A US Navy has also looked at some of this. They’ve been demonstrated numerous times, and this is really scary. Especially the whole autonomous idea where they identify someone that might be a suspect, a terrorist, or whatever. Instead of bringing them in and having even a military trial. The drone recognized you, and they attack you and kill you right there. Even if it’s not a battlefield,

Matt Gagnon: [00:05:42] We’re speaking with Craig Peterson, our tech guru here. He joins us every Wednesday at this time to talk a little bit about the world of technology.

Ransomware payoffs are now surging and are nearing 350 million. From what I understand about these ransomware things and you’ve been talking about this for quite some time on this very program. Basically, companies are held hostage by ransomware, and people that are held hostage by ransomware essentially paying off the people holding them hostage. This is a crazy story.

Craig Peterson: [00:06:08] Yeah, it is.  If you look at the different countries out there, these different countries, different payoff amounts, and the percentages of businesses that will payout, the US is the lowest in the nation when it comes to will we payout.  Of course, the US says we don’t pay for hostages. We don’t. We don’t have the trade of hostages very often. We can talk about some really bad trades, but at any rate, we just don’t pay ransoms. 

We now know that the federal government might come after us as a business if we do pay a ransom because we’re supporting terrorism. Other countries, like in Europe, many of the countries versus the US, will pay two to three times more than us, but now we’re seeing huge payoffs that are just surging right now. Three times plus over the last year.  They’re doing it because that’s where the money is. People are paying the ransoms more and more. That is the main reason that these Bitcoin and other blockchain currencies have been surging over the last 10 years. It really is because of ransomware payments.

We’re not protecting our systems. They’re getting in. The other side is this, Matt,  is they’re holding our data hostage. It isn’t enough that they go onto the computers, encrypt everything and say, I hope I have a good backup.

What they’re doing now is first, before you even know anything’s going on, they take all of your stuff. They steal your files, your spreadsheets, your documents, and then they hold it ransom. Then after that, they say, Oh, and by the way, here’s some samples of some of the files of yours we have, unless you pay us even more, we’re going to release those out there, which of course includes the family jewels, your intellectual property, and other things.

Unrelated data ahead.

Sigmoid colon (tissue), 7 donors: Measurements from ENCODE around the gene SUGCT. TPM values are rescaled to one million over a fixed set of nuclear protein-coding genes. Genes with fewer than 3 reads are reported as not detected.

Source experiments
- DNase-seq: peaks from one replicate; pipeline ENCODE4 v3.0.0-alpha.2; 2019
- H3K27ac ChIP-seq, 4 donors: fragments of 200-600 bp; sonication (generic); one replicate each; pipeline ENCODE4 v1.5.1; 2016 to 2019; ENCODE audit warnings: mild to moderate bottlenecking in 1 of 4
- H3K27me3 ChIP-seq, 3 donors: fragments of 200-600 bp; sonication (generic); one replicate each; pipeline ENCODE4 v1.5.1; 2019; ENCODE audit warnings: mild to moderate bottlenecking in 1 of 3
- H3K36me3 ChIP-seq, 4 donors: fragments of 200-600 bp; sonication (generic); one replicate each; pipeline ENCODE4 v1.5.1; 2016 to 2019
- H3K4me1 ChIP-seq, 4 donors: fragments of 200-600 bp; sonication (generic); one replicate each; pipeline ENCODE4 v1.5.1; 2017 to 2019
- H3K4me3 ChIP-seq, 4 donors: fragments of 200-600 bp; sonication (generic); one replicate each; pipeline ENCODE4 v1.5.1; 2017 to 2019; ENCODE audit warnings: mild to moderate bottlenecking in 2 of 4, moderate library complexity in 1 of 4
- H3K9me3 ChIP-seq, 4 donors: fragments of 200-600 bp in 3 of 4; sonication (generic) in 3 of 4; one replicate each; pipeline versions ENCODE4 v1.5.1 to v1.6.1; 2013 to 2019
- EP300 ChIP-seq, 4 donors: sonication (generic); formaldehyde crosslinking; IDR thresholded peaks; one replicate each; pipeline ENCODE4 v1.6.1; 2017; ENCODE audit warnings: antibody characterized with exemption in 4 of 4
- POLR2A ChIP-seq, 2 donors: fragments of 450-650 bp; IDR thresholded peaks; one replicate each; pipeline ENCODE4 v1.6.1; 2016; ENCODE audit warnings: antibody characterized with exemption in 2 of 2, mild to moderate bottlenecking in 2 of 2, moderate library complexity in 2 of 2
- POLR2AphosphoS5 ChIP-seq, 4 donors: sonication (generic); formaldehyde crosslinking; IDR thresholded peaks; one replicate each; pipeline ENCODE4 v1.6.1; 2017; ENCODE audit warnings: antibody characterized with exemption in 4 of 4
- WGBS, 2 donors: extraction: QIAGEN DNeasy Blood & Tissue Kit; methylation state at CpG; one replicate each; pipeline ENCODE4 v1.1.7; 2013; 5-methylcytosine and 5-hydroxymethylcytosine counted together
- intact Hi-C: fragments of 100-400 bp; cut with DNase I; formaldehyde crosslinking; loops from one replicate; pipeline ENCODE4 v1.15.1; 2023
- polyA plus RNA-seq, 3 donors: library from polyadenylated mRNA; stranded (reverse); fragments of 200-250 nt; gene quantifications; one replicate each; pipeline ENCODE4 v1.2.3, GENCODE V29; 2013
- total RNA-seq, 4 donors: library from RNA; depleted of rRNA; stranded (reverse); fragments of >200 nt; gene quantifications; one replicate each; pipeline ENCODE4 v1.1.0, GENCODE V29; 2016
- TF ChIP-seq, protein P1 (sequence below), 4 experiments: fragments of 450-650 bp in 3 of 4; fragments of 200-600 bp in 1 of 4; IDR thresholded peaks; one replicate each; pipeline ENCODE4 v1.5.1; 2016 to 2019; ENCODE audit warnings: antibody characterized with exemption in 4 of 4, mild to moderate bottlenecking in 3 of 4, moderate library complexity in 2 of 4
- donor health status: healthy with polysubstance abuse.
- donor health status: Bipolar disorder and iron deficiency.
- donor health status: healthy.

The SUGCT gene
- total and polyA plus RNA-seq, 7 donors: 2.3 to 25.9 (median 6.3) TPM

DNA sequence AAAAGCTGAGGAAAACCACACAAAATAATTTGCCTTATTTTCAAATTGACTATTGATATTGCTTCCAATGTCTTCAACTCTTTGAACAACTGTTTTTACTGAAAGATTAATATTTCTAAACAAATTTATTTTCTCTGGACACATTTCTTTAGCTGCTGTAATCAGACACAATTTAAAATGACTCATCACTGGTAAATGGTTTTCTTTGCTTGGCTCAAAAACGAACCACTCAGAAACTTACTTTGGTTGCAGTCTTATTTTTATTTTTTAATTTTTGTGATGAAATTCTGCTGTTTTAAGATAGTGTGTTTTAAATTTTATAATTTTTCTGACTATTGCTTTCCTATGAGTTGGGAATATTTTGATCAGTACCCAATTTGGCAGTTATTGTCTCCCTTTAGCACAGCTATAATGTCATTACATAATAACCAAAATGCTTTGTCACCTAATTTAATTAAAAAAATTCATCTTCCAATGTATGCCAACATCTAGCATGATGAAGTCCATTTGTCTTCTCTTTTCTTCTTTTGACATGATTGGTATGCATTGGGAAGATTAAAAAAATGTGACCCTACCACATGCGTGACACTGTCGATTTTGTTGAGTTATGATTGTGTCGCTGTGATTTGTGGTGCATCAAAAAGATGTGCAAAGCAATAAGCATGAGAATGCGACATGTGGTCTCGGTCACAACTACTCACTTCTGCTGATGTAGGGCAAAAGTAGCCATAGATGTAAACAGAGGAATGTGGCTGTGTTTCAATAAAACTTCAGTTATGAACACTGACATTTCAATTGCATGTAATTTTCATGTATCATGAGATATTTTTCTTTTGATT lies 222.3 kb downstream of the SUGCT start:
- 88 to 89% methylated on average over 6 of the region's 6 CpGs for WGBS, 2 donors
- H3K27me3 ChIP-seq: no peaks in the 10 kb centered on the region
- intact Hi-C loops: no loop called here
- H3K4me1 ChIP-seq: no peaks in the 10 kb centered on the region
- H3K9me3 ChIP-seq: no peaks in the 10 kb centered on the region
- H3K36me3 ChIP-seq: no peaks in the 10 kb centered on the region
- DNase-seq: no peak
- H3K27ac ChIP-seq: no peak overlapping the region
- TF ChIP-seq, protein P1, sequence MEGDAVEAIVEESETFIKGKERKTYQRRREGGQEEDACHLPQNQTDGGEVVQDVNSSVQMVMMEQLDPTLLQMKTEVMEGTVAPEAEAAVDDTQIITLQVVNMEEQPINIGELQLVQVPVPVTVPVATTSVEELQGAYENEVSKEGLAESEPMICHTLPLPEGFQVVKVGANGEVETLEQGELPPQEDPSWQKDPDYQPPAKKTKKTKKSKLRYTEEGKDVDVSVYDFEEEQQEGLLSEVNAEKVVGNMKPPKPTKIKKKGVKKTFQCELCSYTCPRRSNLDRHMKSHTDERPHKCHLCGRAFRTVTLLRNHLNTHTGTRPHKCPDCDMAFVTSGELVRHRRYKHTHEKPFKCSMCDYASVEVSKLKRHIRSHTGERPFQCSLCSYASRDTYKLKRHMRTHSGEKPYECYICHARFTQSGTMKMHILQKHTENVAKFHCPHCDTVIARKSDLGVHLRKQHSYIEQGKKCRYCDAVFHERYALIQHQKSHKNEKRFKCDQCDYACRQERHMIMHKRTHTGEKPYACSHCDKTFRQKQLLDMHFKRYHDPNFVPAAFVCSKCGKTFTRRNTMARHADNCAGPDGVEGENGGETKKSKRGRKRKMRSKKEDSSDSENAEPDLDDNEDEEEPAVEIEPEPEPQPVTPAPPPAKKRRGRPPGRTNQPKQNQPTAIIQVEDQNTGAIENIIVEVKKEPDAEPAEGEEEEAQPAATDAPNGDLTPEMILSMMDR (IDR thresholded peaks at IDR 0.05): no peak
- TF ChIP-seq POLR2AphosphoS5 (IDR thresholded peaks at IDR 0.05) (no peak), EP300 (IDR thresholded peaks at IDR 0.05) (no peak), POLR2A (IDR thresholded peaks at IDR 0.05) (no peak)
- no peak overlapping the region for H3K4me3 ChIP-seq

So these bad guys have gotten very bad, and countries like North Korea are using it to get hard currency. To get the money that they can spend in other places. Iran doing the same thing.

So it’s not just some little kid in the basement of their parents’ home over in Eastern Europe. It is countries that are coming for us, and we’re just not protecting ourselves.

Matt Gagnon: [00:08:32] Craig, before we let you go, one really quick question here for you before you sign off Amazon is now making a transition. Jeff

Craig Peterson: [00:08:39] Bezos

Matt Gagnon: [00:08:40] is no longer going to be the CEO moving forward. Obviously, the company will go on and just like Apple, as I was joking with earlier with Danny on the program here, just like when Apple was Steve jobs, it’s not as if one human being is that important to the success of the company. But I would like you to reflect really quickly on the legacy of Bezos. He was pretty much there from the very beginning when they had a really terrible garage-based office, right? All the way to the point where he’s got $185 billion and is the most the wealthiest person in the world.  Just reflect a little bit on what it means that he’s stepping away.

Craig Peterson: [00:09:12] I looked at some statistics on comparing what’s happening with Amazon and with Google, both of them have. Cloud services, right? Amazon had to build up all of this computing infrastructure in order to support their stores, which started, of course, like a bookstore. They had massive infrastructure, and they designed it themselves. Did just a marvelous job.  The guy that’s taking over from Bezos is the guy that’s in charge of cloud services over there at Amazon.

Compare that to our friends at Google, who also have cloud services, and Google, on about $13 billion of revenue for cloud services, lost about $6 billion. That is crazy. It’s terrible. Google just is not doing the cloud well.  The guy that’s taken over from Bezos has defined cloud services in the entire industry.

Amazon has about 60% of the marketplace. So I think things are just going to continue. Frankly, this guy knows what he’s doing, and he ran a huge division of Amazon.

Matt Gagnon: [00:10:25] All right. That is Craig Peterson, our tech guru. Again, you can hear him on Saturdays at one. O’clock here to get more in-depth on many of these same topics.

Thanks a lot, Craig. Appreciate it. We’ll talk to you again.

Craig Peterson: [00:10:34] At that point, I was cut off. So, Matt, you’re welcome. All right, everybody, have a great day.

We’ll be back this weekend. Take care. Bye-bye.